Now that I have had a moment to reflect on this year’s Herald Sun Tour, I’ve realised that Calvin Watson and I have something in common.
Sadly, Scottish DJ Calvin Harris doesn’t have hugs – or anything else for us!
Neither of us are acceptable in the ‘80s – as neither of us were born during that great decade. Now while I’m not about to admit my age, I will confess to being somewhere between Stuart O’Grady and Simon Gerrans, which has, in turn, got me thinking about this year’s tour.
There are many elements that went toward making this race a fantastic spectacle. Moving the race to January is a great idea, even if it sadly has lost its official world tour status.
The move to a New Year start and piggy-backing on the Bay Crits has opened the race to a whole new audience.
It’s allowed spectators who normally wouldn’t see live cycling the chance to stand on the side of the road and watch the spectacle of a fast-moving peloton rolling past.
Perhaps a down side has been the incredible heat that the riders had to endure and that may have kept some away, but on the whole this change in schedule has been a success.
But I hear you asking yourself, “how does this relate to my original discussion of age?” As always, I’m getting there, even if it is slowly.
What seems to have surprised many pundits is the way the young guns of Australian cycling not only took the race up to the more senior and experienced professionals competing for the national team, but how they literally made the race their own.
To be honest, I’m not sure how surprising this is if you take the viewpoint that the real value and indeed role of the likes of O’Grady and Co. in this year’s race wasn’t to show the young ones how it’s done, but to act as ‘mentors’ to our cycling future.
Now, at this point, please don’t be screaming at your computer and wording a carefully crafted reply suggesting that I am accusing our senior riders of not taking the race seriously. I am not at all suggesting this.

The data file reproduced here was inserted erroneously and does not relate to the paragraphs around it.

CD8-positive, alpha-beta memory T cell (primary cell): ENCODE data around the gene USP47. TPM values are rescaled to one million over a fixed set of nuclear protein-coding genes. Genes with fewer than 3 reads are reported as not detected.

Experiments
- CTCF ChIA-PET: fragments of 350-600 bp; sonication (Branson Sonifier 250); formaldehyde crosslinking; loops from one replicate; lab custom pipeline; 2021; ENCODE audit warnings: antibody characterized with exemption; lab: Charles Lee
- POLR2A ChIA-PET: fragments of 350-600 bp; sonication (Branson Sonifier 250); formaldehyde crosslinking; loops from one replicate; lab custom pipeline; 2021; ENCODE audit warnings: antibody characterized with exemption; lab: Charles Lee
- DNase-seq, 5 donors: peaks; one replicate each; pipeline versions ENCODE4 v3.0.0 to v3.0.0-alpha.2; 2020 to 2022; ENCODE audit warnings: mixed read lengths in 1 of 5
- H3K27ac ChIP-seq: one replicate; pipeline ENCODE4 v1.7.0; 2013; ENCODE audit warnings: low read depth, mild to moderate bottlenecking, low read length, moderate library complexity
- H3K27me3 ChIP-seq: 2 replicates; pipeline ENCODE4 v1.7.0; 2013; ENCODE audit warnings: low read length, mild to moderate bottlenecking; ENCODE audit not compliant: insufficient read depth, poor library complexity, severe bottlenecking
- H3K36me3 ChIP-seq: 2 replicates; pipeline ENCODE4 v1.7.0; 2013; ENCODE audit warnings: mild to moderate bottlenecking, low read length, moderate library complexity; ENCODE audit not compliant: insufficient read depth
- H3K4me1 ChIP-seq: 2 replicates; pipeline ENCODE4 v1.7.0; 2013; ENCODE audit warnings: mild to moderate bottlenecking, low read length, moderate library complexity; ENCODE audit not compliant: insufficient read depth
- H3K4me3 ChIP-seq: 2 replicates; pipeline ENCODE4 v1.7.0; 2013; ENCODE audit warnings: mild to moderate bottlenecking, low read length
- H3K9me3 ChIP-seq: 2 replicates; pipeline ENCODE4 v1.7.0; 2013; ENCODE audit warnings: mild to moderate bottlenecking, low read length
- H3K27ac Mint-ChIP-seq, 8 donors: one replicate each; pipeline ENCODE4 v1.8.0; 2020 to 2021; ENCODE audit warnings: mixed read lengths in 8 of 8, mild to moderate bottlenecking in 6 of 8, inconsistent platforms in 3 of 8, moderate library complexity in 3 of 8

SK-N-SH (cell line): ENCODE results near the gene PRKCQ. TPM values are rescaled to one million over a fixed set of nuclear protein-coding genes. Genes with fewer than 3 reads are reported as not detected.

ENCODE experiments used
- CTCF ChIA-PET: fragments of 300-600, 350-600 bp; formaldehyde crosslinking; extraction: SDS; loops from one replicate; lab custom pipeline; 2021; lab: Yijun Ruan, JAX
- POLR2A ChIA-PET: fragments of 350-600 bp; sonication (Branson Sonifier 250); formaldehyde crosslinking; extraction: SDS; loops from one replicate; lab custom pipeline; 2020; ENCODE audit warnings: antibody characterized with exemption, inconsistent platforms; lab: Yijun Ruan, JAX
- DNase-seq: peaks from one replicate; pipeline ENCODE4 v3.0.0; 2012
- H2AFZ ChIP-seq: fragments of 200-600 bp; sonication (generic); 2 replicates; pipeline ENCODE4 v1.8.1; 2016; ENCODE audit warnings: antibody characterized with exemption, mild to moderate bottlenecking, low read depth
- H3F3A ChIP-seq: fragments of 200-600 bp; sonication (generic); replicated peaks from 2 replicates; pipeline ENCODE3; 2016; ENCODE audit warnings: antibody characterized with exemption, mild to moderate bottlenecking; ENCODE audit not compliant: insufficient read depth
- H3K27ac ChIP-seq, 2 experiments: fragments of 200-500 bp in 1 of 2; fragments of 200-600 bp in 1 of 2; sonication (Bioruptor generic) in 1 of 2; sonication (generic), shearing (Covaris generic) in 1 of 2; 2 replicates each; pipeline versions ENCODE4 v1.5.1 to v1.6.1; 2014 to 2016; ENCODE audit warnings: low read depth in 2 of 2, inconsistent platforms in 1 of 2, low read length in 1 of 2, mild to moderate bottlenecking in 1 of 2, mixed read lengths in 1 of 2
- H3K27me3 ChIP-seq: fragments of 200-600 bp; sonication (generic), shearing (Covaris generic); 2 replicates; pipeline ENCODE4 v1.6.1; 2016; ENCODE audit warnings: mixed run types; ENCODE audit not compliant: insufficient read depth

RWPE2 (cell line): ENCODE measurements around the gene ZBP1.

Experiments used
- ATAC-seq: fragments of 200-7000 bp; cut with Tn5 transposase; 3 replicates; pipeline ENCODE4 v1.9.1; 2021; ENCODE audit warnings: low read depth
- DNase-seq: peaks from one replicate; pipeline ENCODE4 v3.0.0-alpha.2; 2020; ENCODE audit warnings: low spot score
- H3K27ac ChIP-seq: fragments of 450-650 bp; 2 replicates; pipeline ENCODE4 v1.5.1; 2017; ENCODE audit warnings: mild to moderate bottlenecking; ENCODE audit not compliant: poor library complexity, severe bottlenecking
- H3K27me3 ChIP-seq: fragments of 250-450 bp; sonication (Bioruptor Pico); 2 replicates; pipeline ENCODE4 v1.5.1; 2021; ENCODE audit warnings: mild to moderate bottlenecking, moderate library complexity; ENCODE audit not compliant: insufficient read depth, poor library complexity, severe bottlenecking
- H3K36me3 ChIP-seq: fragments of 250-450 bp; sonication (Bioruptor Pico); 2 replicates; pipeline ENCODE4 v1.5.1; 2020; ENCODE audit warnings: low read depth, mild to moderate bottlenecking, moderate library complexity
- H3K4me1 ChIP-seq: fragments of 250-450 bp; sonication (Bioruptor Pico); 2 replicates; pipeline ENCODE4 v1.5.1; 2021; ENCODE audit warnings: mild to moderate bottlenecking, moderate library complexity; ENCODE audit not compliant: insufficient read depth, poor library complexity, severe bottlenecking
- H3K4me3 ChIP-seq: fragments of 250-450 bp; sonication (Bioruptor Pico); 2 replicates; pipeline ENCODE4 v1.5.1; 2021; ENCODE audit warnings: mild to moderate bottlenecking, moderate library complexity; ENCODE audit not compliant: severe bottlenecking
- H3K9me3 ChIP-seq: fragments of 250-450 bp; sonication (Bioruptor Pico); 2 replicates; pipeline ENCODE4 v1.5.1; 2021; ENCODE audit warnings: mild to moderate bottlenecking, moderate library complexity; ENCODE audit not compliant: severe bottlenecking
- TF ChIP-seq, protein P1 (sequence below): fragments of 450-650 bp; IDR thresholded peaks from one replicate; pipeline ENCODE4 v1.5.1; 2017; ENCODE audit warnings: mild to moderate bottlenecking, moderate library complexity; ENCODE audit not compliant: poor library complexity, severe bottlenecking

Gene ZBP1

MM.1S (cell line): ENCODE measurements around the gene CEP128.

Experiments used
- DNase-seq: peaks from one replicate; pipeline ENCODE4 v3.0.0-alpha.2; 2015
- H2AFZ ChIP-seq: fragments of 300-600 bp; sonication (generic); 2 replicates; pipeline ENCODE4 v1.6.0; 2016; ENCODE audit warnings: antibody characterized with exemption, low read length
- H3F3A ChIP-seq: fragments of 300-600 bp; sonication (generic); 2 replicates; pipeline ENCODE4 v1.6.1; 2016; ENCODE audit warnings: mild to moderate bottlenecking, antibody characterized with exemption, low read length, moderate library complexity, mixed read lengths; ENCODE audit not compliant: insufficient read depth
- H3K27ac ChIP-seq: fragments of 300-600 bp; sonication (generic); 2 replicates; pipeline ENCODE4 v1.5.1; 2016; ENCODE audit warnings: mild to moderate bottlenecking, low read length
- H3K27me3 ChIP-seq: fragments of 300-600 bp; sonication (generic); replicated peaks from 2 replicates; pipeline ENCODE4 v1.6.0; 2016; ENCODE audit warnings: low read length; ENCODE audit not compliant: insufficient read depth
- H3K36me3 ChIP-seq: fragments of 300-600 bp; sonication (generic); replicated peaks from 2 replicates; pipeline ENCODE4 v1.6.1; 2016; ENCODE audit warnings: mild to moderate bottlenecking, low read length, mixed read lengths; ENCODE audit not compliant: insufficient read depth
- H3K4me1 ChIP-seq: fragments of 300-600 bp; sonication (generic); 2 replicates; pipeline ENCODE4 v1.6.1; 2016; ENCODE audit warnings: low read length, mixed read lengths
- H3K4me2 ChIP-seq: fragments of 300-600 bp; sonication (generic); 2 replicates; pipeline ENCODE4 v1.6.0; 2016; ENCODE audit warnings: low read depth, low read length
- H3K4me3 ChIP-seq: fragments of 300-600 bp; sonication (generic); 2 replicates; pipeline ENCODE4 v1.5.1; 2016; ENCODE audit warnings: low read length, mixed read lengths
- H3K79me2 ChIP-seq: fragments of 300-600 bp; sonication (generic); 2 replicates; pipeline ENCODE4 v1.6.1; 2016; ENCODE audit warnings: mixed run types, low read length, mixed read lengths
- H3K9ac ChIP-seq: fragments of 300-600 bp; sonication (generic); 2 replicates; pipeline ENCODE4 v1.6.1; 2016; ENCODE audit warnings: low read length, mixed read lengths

My point is this, that a field of mainly under 23 riders had four days of tutelage from some Australia and New Zealand greats. The experience of riding next to the likes of O’Grady, Gerrans, Henderson and Dean for four days is the kind of learning experience that cannot be purchased, or replicated in any institute of sport.
What was so fantastic about this year’s race was seeing some of our (and New Zealand’s) great champions giving back to the sport. This is something we talk of so much in this country but how often do we really see it?
I can only imagine what an experience these young riders have had over the last four days. Meeting your idol is one thing, but having the chance to learn from them, even if they did not intentionally set out to act as mentors, cannot be underestimated.
Watson’s win is also a lesson in the power of actions speaking louder than words. Watson is not the only promising young athlete to not be picked for an Australian team or given an institute scholarship.
I may be mistaken in this and I know you will correct me, but didn’t Simon Gerrans and Rachel Neylan get over looked for AIS scholarships?
Please let me know if I’ve got my wires crossed, but my point is that while these scholarships and team selections are important to young athletes, nothing is more important than the runs you put on the board.
Watson has let his legs do the talking and any disappointment at not being on the Australian team is hopefully squashed by yesterday’s victory.
The future of cycling is looking very rosy indeed. Many of the key players, old and young, in this year’s race were born either side of the ‘80s and while this may make some of us feel old, it only serves to remind us of the strength of cycling in our neck of the woods.
Now, what is it that I have in common with Calvin Watson?